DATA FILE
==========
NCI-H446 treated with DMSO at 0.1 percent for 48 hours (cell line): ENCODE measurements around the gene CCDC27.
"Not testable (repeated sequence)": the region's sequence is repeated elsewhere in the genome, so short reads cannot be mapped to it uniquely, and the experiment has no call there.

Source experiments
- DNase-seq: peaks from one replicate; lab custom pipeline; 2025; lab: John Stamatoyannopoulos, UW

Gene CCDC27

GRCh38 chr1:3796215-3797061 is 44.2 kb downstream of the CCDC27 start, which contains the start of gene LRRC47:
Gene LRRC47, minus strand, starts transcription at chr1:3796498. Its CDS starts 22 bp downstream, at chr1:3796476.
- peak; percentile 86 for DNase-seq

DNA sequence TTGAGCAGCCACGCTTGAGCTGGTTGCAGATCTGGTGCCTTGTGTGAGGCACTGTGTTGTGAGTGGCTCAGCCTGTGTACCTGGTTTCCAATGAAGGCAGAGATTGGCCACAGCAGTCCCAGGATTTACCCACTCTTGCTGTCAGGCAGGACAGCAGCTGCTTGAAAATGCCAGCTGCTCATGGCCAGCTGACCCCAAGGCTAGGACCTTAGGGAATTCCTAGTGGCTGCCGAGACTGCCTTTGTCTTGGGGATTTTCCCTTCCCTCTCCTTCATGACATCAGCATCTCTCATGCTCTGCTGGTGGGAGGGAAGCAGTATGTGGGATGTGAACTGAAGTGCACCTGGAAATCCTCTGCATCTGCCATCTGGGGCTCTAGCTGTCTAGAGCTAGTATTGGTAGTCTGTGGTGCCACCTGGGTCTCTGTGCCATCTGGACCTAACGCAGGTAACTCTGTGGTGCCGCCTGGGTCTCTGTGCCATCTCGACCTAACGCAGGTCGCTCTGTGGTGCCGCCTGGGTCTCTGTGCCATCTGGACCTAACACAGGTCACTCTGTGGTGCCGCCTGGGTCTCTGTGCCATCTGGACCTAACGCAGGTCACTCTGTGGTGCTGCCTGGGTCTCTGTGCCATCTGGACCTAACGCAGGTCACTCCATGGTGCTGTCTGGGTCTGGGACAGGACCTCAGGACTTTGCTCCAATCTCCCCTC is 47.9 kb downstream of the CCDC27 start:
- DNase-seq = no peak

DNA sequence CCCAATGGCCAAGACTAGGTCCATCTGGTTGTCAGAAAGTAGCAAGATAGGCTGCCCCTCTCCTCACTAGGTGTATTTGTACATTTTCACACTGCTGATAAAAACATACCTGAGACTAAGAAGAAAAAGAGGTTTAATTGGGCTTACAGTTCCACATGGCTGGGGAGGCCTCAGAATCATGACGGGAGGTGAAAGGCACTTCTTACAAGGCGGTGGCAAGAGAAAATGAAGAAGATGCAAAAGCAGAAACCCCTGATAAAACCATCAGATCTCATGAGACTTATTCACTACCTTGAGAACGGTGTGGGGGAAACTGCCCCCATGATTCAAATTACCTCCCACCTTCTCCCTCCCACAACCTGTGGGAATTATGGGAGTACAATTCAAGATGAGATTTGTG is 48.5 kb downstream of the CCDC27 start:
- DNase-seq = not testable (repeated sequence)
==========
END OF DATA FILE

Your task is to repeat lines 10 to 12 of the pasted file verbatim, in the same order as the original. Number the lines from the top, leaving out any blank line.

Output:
- DNase-seq = no peak

DNA sequence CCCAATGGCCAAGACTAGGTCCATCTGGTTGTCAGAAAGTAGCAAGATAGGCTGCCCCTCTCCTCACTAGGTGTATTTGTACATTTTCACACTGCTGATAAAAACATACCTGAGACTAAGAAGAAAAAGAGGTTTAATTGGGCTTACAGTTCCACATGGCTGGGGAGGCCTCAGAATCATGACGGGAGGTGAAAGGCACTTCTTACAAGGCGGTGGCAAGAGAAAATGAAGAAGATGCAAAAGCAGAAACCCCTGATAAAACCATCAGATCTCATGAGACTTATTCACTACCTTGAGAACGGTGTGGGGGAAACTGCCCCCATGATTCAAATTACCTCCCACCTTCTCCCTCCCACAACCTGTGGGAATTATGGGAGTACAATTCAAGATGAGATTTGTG is 48.5 kb downstream of the CCDC27 start:
- DNase-seq = not testable (repeated sequence)